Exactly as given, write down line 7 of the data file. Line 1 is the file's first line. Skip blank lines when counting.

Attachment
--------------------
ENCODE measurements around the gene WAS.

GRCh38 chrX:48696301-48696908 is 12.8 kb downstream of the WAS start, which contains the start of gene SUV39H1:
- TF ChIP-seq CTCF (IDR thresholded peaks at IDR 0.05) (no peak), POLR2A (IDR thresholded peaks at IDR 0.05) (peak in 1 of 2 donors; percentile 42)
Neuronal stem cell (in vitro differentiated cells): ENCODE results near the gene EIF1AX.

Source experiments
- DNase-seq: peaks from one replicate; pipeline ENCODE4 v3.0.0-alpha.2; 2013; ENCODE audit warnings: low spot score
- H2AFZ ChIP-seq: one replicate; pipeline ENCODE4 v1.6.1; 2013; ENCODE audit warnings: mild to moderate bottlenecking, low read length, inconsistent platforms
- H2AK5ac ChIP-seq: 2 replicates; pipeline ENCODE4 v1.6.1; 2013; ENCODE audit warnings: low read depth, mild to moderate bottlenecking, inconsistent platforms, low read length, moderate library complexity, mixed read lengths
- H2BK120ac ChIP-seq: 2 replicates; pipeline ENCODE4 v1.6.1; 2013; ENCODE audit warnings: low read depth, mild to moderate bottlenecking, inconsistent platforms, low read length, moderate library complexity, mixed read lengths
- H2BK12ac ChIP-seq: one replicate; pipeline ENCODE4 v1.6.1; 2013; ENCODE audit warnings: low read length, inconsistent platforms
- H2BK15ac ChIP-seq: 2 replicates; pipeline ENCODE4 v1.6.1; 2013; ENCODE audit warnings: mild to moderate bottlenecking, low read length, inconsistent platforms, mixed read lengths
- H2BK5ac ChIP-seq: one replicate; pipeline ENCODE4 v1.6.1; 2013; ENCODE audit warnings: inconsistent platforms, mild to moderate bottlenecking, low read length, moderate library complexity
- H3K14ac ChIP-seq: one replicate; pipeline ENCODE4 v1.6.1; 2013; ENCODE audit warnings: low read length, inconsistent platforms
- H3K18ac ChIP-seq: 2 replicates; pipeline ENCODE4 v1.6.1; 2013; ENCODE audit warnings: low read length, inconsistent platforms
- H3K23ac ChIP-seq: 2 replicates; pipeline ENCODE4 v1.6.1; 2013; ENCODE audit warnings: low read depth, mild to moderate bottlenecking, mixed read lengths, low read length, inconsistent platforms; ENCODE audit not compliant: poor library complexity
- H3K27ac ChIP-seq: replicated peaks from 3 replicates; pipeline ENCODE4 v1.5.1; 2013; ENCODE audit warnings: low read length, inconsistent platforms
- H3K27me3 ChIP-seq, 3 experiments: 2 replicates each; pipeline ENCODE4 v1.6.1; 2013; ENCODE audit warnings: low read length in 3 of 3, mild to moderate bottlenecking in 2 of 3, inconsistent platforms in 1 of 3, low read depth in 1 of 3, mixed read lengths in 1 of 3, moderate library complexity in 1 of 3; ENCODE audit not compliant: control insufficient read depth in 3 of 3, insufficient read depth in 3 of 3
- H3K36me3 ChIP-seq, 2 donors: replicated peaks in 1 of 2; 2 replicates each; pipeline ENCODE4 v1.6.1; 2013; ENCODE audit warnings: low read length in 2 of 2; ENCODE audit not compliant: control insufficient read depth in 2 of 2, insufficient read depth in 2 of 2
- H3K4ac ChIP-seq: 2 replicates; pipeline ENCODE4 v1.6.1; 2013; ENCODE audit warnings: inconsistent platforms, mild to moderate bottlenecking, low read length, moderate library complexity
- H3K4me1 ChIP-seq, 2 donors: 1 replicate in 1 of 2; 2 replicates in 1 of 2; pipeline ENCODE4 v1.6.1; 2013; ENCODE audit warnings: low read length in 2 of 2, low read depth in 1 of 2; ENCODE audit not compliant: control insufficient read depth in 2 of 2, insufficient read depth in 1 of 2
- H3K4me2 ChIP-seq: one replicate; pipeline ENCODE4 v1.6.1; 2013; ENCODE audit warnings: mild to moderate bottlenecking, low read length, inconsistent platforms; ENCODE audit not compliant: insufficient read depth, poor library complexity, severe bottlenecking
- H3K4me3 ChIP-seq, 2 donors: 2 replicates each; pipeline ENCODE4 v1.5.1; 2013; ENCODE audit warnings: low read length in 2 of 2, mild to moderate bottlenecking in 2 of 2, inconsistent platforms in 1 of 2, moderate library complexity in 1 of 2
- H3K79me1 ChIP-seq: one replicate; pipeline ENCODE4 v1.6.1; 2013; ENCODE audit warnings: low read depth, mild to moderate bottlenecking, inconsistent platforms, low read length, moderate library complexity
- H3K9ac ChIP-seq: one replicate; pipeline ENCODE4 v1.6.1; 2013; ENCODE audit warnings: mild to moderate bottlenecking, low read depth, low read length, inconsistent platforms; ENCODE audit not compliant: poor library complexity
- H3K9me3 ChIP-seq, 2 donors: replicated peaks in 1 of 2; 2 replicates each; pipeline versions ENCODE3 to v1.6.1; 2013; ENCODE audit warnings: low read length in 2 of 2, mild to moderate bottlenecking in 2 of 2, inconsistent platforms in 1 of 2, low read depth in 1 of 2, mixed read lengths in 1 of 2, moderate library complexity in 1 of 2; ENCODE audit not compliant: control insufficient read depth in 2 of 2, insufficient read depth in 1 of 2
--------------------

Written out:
- H2AFZ ChIP-seq: one replicate; pipeline ENCODE4 v1.6.1; 2013; ENCODE audit warnings: mild to moderate bottlenecking, low read length, inconsistent platforms